Exploring the Reykjadalur Hot Springs
There is a gorgeous valley on the outskirts of Hveragerði a little less than an hour’s drive from Iceland’s capital of Reykjavík. In this valley, you can stumble across the Reykjadalur hot spring thermal river. Reykjadalur means Steam Valley and it more than lives up to the name.
After a short hike from the parking lot outside of Hveragerði, you can find yourself splashing around in a hot river. Iceland is full of wonders, and exploring Reykjadalur Valley should definitely be on your bucket list.
Reasons to Hike Reykjadalur
To take on the Reykjadalur hike, you begin in a small town called Hveragerði, which is a 45-minute ride east of Reykjavík. If you don’t have a vehicle of your own, you can join a tour group that will help lead you to the Reykjadalur hot spring thermal river.
The Reykjadalur hot spring hike isn’t difficult, although it is on an incline, with some parts offering moderate difficulty. However, the beauty of the landscape with hot cauldrons and waterfalls scattered throughout the trek make it worth the energy it takes to get to the hot springs.
It’s called Steam Valley for a reason. As you march your way up an increasingly hot river, the steam will finally give way to tantalizing azure springs.
So, if you’re visiting Iceland, here are the top three reasons to visit Reykjadalur:
- It’s a beautiful stop along Iceland’s Golden Circle
- The hike is moderately difficult
- It offers a chance to bathe in a natural hot spring amid a stunning backdrop
Hiking Reykjadalur Hot Springs
While Reykjadalur hot springs directions are not hard to follow, it’s impossible to drive directly to the springs. You must find a parking spot first, then begin a 45-minute hike along a well-marked path.
The hike itself isn’t too demanding and can be easily navigated by inexperienced hikers, as well as children.
Make sure to wear proper hiking shoes, and don’t forget to bring along extra bottled water to drink after your bath.
The hike is marked with boiling hot springs, (ones that are too hot to bathe in) and a stunning scene of the Djúpagilsfoss waterfall. Depending on the season, you may even come across flocks of sheep.
If there is a chance of rain, be sure to pack rain gear, but don’t worry, you can still enjoy a refreshing bath.
If you want to hike to Reykjadalur, winter season might require a little more prep, as the snow can get knee-deep. If you’re going to dip into the hot springs with snow falling, it’s advisable to bring crampons.
Bathing in the Hot River
Once you’ve nearly hiked for an hour, you’ll eventually pass over a small bridge leading to the hot river.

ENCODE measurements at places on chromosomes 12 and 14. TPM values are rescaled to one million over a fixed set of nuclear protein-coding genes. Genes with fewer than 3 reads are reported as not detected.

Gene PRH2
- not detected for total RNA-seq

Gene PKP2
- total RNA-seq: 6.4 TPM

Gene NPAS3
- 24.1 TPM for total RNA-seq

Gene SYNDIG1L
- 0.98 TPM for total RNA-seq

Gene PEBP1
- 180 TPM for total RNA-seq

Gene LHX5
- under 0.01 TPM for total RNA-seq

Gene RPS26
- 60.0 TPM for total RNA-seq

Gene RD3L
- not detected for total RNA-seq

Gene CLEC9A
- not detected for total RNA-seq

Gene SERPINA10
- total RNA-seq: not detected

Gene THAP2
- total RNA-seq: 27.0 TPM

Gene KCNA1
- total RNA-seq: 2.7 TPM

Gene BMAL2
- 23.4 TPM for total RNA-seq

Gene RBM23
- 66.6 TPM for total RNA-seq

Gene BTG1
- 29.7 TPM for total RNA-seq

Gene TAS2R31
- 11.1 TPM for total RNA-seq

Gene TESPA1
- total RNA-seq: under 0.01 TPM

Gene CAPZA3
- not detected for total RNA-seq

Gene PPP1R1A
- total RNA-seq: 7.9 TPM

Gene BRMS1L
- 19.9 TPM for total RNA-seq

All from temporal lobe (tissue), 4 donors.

As you follow the river, you’ll notice it will begin to get hotter the further you go up. At this point, you can find a spot that is a comfortable temperature for you or opt to find a place that isn’t as crowded.
You will find some dividers for changing, however, don’t expect to have total privacy, as they’re not proper changing rooms.
Depending on where you plan to sit in the river, it can get extremely hot, causing you to feel dehydrated. So, it’s wise to bring along extra bottles of water with you.
You can resupply at the local markets in Hveragerdi once you’ve hiked your way back.
The Best Time to Visit
The Reykjadalur hot springs can be enjoyed throughout most of the year. However, if it’s a particularly harsh winter with heavy snowfall, the path may be impossible to navigate.
On the other hand, if you choose a mild day to make the hike, you might be able to get a prime location on the river that isn’t too populated.
One of the most beautiful times to visit Reykjadalur is during the summer months. With Iceland’s midnight sun, you can really soak in the scenery amid a hot bath. To get the most out of a late-night dip, aim for hitting the trail around the end of June.
For more information, we recommend our full guide on the best time of year to visit Iceland.
Should I Book a Tour Guide?
There are tours that will take you from Reykjavik to the Reykjadalur hot spring thermal river, though the hike isn’t that arduous or complex that you’ll need one. The trail is clearly visible most of the time, and you’ll be aided by some trail markers.
If you’ve already decided to sightsee along the Golden Circle at destinations like Thingvellir National Park and Gullfoss Waterfall, adding Reykjadalur is a no-brainer.
To really embrace the sense of adventure when exploring natural wonders like the thermal river, you should consider visiting them as part of an Iceland camper rental excursion.
A campervan offers you the chance to see your dream destinations on your own schedule and on your own terms. With a Rent.is van, you can hike your way back from the hot springs straight to your own living and kitchen quarters.
Sound like your kind of adventure? Book your rental today or read our Iceland travel guide for more details!